Skip to content. Skip to navigation

Faculty Development

You are here: Home / Assessing Educational Needs / Significant event or critical incident analysis

Significant event or critical incident analysis

‘The structured and deliberate review of significant events has been advocated as a useful way to encourage reflection’ (Brookfield, 1990). This method has been widely used in education and professional development as a way of helping learners to make sense and meaning of events that for one reason or another evoke an emotional response, cause them to take stock, expose a gap in understanding or capabilities, or cause them to think differently about something. The event need not cause anxiety or distress (such as a death, perceived criticism or cardiac arrest); it can be positive (such as receiving unexpected, good feedback from a relative about how the patient was cared for). It can be a useful tool for learners to use with their teacher to identify learning needs, reflect more deeply about an issue or situation or to challenge preconceptions or beliefs. One example of this is where students may not have come into contact with many older people before and are often surprised about what they can tell them about their past, history and key life events – they start to see them as ‘people’ rather than ‘old people’.

A common framework is as follows:

  • ask the learner(s) to think about something beforehand and be prepared to describe it to the teacher or a small group
  • the learner describes their event in their own way without interruptions (what happened)
  • the teacher asks them to identify their initial thoughts and feelings (how did you feel about it?)
  • then move into an analysis or evaluation of the event (why do you think it happened this way or what do you think was going on?
  • conclusions and implications for learning and development (what do you take forward from this? what do you think you’ve learned from this?).

 

Because these events are often seen as negative by learners, the session must be handled with sensitivity and care. Henderson et al. (2002, p. 124) identified 12 tips from their research into students’ and teachers’ perceptions of being involved in significant event analyses, paraphrased below.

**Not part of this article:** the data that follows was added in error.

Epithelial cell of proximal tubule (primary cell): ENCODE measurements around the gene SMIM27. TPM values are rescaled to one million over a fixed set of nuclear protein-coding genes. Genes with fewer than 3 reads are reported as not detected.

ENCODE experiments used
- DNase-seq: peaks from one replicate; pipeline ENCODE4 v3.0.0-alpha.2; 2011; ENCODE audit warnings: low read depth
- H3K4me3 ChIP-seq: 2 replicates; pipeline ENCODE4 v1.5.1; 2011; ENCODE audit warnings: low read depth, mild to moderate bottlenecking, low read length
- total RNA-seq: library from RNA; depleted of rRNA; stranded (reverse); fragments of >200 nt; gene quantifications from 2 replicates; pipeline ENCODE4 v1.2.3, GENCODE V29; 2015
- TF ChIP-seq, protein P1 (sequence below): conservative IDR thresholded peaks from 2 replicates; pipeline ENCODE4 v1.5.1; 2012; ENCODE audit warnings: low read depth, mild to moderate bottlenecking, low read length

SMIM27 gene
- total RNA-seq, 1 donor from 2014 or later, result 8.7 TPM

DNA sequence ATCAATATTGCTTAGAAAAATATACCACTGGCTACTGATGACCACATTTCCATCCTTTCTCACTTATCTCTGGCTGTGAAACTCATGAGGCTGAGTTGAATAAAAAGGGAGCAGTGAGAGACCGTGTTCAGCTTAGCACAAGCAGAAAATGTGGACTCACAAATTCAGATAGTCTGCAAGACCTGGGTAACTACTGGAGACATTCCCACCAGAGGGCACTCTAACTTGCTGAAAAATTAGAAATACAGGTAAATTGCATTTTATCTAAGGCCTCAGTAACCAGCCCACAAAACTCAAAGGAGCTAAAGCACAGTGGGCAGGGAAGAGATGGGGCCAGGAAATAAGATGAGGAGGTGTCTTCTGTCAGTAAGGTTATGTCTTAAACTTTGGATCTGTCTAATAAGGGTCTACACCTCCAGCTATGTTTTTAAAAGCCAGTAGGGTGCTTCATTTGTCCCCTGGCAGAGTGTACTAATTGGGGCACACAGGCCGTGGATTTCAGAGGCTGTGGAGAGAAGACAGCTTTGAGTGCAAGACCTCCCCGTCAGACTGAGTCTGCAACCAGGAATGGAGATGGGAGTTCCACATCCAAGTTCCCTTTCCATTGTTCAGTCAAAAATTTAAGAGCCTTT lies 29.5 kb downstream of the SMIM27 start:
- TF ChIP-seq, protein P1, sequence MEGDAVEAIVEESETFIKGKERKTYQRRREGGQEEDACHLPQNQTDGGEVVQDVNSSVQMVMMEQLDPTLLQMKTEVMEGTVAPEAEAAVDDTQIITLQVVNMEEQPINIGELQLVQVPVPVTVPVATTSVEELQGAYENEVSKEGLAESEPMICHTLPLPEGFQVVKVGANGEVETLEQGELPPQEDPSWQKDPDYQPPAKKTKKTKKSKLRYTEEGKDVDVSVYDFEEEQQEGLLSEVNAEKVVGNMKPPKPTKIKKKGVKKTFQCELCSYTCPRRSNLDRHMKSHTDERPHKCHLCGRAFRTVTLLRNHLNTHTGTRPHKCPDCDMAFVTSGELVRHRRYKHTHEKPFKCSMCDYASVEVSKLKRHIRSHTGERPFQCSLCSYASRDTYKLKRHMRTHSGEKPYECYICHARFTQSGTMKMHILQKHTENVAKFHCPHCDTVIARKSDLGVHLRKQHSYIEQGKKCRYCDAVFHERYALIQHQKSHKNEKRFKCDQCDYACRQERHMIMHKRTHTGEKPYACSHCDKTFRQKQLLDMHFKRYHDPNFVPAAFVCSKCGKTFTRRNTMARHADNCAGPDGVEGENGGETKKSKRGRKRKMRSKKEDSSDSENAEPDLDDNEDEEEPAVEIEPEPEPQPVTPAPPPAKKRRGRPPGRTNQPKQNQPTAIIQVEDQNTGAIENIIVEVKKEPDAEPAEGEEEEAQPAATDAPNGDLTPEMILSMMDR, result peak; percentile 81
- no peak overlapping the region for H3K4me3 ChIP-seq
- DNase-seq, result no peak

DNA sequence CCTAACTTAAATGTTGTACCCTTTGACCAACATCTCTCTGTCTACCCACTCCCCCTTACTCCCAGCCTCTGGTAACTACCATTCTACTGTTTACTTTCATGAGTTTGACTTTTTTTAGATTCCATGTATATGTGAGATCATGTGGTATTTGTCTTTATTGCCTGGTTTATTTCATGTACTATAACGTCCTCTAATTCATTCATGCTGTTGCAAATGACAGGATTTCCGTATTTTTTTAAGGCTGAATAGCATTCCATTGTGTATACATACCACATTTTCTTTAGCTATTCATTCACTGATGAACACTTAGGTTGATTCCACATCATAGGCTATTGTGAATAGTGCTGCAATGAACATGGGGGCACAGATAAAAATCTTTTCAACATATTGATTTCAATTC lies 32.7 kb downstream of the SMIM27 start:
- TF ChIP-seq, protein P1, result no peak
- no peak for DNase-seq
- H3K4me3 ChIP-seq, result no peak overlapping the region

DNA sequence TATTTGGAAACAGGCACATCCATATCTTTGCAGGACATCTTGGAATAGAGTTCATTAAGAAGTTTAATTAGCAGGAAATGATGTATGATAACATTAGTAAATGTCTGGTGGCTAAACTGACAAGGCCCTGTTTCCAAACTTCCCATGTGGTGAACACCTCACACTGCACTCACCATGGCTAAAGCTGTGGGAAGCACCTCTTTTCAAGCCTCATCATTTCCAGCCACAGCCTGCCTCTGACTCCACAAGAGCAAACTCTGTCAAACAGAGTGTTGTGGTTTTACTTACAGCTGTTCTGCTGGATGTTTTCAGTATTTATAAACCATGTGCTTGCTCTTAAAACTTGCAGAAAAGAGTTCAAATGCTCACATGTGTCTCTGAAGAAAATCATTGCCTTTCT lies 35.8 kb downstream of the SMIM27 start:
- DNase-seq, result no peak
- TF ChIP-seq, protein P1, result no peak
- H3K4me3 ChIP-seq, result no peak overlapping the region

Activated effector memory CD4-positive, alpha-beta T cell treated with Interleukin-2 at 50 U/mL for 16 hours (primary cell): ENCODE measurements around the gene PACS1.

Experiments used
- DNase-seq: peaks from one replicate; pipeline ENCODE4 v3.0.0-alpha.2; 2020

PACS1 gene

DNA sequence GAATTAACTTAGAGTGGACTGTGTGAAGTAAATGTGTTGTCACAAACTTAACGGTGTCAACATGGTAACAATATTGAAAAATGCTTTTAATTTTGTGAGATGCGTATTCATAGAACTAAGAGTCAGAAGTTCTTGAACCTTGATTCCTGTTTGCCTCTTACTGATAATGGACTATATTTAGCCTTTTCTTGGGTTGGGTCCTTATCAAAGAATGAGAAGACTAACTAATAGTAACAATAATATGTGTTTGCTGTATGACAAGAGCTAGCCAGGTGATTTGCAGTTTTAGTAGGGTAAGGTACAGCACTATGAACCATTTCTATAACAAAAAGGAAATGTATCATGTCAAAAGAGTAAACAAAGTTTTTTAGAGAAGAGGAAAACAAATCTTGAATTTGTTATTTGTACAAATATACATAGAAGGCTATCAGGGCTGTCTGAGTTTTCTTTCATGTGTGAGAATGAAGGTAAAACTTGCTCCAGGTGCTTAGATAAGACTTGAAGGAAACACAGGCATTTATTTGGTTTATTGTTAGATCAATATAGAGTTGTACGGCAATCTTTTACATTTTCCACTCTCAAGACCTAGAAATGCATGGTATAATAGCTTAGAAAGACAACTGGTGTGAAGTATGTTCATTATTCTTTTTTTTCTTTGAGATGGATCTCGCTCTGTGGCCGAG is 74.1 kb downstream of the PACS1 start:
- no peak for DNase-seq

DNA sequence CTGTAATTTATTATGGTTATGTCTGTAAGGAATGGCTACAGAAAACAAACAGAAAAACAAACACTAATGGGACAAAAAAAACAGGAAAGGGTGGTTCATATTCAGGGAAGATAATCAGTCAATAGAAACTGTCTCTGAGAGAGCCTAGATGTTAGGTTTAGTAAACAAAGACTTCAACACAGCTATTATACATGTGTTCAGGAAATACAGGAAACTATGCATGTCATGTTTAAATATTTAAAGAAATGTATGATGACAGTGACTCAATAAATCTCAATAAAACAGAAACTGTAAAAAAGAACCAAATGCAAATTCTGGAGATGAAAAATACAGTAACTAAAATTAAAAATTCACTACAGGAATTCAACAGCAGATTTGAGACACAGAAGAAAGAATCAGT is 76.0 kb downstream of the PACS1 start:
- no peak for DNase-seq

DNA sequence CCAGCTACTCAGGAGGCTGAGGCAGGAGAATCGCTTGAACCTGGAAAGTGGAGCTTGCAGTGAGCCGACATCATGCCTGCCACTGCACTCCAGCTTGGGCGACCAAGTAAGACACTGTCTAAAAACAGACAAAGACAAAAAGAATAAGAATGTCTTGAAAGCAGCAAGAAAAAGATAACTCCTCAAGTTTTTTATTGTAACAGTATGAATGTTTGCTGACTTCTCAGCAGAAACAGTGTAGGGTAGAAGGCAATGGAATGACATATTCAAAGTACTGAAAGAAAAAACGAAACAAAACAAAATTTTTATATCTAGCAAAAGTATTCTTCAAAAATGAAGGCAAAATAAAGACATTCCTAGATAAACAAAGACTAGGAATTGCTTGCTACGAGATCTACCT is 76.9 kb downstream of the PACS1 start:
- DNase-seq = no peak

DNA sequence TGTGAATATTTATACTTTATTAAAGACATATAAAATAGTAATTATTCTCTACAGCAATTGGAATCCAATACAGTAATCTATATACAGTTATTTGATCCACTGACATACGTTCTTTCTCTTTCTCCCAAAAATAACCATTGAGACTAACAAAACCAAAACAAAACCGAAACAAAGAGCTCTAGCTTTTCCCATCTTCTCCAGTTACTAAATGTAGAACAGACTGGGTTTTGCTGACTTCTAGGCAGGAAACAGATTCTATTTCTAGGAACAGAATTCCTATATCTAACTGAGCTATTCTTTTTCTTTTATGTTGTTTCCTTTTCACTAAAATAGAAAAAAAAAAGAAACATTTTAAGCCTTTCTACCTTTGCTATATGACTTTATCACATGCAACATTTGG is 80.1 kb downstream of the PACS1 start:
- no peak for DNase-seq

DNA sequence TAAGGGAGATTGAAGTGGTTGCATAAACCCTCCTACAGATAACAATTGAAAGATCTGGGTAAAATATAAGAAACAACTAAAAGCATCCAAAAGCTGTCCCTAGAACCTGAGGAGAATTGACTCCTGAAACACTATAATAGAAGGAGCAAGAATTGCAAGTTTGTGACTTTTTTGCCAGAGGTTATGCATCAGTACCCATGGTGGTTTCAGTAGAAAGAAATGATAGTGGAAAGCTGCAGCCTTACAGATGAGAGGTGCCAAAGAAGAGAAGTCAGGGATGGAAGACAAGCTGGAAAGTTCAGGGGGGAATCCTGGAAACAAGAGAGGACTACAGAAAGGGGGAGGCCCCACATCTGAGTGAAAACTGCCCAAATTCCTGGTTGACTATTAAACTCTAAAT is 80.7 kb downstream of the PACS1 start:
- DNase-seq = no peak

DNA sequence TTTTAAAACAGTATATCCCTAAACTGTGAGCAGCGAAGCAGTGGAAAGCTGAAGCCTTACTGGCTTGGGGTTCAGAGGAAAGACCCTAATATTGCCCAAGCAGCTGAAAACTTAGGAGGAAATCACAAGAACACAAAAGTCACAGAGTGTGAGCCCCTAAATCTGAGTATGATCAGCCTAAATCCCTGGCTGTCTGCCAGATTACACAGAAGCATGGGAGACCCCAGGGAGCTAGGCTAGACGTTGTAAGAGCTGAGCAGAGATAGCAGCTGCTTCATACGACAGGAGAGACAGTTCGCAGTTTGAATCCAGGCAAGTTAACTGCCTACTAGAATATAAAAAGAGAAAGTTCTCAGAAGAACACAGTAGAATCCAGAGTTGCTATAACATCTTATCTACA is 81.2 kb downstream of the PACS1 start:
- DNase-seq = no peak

1. Take time to introduce the process to learners. Make it relevant to everyday life by drawing on the learners’ past experiences.
  2. Explain the use of significant event analysis and its importance as a lifelong learning tool.
  3. Provide a framework for thinking about significant events and discuss possible emotional conflicts that may arise.
  4. Explain the language and process used, as this may be unfamiliar to learners.
  5. Acknowledge that feelings might be evoked and their recognition is part of the learning process.
  6. Explain that there are no right or wrong answers.
  7. Encourage ownership of the process.
  8. Ensure that teachers are adequately briefed and trained.
  9. Teachers need to foster a trusting and open relationship with learners.
  10. Teachers who discuss their own significant events with learners provide a positive role model.
  11. Ensure learners have the opportunity to discuss the events in a peer group.
  12. Help learners to see the role of significant incident analysis in their ability to cope with difficult or demanding situations and their ongoing personal development.

Print module to PDF

Save a PDF of this module, so you can print it and read it in your own time.

Email your comments

Let us know what you think about this module or give us your feedback.

Further information

More information about this module, further reading and a complete list of glossary terms.

Learning activities

Read about the recommended learning activities for this module.